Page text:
At the same time, Quakers started settling in the area around the 1660s. Quakers, also known as the "Religious Society of Friends," arose as a Christian sect during the English Civil War and fled England to escape religious persecution (via Ancestral Findings). These people, outcasts themselves, were the ones who brokered peace with the Lenape.

Peace between Tamanend and Mikwon

It was around this time that Tamanend — also called Tammany — became chief among the greater Lenni-Lenape population. As Hidden City described it, Chief Tamanend was reputed as wise, kind, and generous. His name, in fact, means "Affable One." And in a case of affable meets amenable, Tamanend and the Lenape were fortunate enough to cross paths with Quaker William Penn.

Penn, who had been arrested in England for his dissenting views on the doctrine of the Holy Trinity, per US History, fought governmental persecution before trying to establish an independent Quaker colony in the so-called "New World." Dutch control over the Hudson Valley fell around 1677, according to the Hudson River Valley Institute, and by 1681 Penn received a huge plot of land southwest of New Jersey in payment for a loan that England's King Charles II had received from Penn's wealthy father. That area, which combined Penn's name with his preferred moniker for the land, Sylvania ("woods" in Latin), formed the nascent "Pennsylvania."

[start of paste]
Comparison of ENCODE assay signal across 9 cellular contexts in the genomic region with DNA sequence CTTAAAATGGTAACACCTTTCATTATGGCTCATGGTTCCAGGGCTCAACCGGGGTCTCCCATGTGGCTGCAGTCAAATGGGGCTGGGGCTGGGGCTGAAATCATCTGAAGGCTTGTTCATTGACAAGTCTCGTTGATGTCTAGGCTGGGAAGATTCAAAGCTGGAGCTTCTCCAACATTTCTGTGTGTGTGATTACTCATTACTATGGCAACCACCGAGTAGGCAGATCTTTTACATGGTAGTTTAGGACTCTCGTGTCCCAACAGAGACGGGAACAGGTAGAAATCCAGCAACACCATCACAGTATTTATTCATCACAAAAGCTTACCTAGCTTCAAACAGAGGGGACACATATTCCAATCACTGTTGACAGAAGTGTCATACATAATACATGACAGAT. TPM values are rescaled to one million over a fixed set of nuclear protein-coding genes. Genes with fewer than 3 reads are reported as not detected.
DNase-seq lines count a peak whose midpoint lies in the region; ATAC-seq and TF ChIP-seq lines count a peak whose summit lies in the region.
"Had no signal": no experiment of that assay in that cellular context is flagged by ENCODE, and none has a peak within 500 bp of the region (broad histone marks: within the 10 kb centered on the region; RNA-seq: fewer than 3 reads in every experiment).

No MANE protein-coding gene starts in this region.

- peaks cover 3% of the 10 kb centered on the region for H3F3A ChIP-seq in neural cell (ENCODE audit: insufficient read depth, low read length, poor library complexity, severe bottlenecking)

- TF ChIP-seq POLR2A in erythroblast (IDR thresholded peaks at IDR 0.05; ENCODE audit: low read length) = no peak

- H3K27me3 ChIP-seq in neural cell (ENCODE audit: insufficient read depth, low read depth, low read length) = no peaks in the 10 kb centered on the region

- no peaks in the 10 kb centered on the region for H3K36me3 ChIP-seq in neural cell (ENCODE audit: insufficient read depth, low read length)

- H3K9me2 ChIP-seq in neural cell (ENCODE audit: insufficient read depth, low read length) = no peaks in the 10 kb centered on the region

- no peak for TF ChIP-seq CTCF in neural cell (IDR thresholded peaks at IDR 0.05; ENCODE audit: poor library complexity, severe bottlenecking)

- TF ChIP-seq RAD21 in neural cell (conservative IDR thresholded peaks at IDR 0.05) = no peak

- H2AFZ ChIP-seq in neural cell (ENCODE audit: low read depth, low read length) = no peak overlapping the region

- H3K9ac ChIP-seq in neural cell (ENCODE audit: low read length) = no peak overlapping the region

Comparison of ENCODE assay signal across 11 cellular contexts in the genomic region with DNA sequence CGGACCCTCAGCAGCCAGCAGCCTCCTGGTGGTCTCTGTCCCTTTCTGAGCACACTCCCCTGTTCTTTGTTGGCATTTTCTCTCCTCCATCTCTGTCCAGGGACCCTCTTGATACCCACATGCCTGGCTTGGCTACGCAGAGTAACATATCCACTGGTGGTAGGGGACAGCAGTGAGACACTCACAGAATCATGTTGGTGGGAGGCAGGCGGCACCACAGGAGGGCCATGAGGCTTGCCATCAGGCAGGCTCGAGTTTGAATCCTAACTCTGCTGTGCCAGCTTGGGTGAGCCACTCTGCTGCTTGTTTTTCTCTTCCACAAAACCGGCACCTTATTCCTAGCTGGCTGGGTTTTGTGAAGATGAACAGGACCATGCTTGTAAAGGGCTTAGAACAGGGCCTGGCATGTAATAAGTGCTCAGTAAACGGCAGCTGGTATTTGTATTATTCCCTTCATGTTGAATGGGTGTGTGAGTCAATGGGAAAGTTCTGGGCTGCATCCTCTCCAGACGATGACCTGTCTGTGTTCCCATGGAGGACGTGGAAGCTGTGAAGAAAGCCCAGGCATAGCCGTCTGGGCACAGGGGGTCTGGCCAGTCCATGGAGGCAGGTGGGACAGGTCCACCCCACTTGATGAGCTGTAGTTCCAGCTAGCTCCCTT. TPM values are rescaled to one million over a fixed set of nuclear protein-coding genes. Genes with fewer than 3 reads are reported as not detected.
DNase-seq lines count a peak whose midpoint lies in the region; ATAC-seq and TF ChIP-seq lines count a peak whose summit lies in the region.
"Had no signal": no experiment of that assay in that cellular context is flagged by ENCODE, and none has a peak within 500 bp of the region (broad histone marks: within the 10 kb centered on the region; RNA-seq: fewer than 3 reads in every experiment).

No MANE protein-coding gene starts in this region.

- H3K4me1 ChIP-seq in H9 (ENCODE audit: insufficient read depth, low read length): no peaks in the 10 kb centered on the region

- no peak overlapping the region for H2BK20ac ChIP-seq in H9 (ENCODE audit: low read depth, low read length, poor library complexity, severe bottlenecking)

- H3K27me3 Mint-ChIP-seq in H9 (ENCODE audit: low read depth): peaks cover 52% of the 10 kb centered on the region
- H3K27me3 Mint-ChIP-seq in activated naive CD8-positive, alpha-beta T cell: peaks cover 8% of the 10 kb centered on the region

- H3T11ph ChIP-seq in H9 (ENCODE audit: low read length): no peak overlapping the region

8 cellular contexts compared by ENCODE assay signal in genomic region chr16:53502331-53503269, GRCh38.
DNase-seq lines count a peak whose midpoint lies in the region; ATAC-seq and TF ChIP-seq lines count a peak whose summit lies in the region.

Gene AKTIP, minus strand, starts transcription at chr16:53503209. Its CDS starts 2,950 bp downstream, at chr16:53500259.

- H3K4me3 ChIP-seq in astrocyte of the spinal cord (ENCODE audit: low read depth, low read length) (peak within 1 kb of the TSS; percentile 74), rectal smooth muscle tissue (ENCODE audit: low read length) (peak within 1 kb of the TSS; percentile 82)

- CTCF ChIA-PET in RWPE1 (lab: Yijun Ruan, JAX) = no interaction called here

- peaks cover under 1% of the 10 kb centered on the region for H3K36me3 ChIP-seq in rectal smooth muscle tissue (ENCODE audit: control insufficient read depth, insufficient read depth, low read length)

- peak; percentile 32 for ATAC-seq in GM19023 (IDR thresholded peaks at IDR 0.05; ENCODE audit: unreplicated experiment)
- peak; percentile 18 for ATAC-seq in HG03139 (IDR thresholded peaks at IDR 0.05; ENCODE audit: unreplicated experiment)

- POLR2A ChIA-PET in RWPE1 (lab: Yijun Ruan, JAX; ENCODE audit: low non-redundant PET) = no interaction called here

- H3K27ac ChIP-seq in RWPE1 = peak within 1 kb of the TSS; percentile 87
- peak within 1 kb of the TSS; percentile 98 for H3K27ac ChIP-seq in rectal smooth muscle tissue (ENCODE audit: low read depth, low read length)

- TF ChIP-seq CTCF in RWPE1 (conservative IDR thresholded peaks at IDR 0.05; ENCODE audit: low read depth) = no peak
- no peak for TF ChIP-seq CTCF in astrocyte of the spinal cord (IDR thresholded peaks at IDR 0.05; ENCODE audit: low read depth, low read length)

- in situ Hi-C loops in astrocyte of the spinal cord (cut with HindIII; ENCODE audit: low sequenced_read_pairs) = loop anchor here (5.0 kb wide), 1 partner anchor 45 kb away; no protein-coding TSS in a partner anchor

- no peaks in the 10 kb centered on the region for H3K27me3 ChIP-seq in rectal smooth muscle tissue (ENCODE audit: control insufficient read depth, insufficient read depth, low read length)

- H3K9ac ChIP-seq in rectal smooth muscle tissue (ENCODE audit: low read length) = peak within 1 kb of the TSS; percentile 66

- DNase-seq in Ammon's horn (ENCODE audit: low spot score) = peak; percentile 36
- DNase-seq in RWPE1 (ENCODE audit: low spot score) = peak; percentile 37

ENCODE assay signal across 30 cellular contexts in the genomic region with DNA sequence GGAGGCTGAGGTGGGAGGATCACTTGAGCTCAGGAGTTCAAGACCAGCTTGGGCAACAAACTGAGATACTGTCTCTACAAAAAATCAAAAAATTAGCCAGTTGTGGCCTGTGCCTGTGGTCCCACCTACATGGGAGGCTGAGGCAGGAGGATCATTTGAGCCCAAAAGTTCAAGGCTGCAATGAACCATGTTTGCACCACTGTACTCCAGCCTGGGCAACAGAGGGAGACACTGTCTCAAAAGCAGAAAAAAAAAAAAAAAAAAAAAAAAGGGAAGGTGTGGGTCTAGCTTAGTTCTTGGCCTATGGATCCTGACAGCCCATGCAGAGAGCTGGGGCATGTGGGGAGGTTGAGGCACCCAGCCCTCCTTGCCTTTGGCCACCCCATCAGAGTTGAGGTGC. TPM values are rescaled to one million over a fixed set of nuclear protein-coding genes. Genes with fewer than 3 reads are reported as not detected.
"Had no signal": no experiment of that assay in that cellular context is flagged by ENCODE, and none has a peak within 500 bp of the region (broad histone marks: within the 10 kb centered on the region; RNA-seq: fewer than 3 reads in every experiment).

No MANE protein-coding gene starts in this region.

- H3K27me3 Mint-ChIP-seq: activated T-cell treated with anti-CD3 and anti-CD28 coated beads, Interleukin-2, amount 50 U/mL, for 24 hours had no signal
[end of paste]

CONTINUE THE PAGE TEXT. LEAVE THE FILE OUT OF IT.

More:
In 1682, Penn — called "Mikwon" by the Lenape — and Chief Tamanend authorized the "Treaty of Amity and Friendship," an informal, unwritten, peacefully conducted pact, per Hidden City. Penn paid for some Lenape land with "various goods," received a belt made of wampum beads in return, and everything was hunky-dory. Tamanend proclaimed that they would "live in peace as long as the waters run in the rivers and creeks and as long as the stars and moon endure."

The rise of Tammany Hall

As Hidden City explained, Chief Tamanend's renown grew until he became a veritable folk hero and "patron saint of America." He was even later nicknamed "King Tammany" to stick it to King George III during the American Revolutionary War. While writing from Philadelphia, U.S. founding father John Adams declared on May 1, 1777, that the date was "King Tammany's Day," stating, "[t]he People here have sainted him and keep his day."

"Tammany Day" spread outside Philadelphia during the 1770s, according to the Delaware Tribe's explainer. Groups of fans started calling themselves the Sons of Saint Tammany (or "Tammanies"). Calendars from the time even mark May 1 as "Saint Tammany's Festival." In 1789 (possibly 1786), the Society of Saint Tammany, also known as the "Columbian Order," was formed in New York City, with Tammany Hall as their headquarters (via Thought Co). Their goal? They were kind of a hybrid political chit-chat club meets indigenous people's cosplay operation. They called Tammany Hall "the wigwam" and their leader the "Grand Sachem."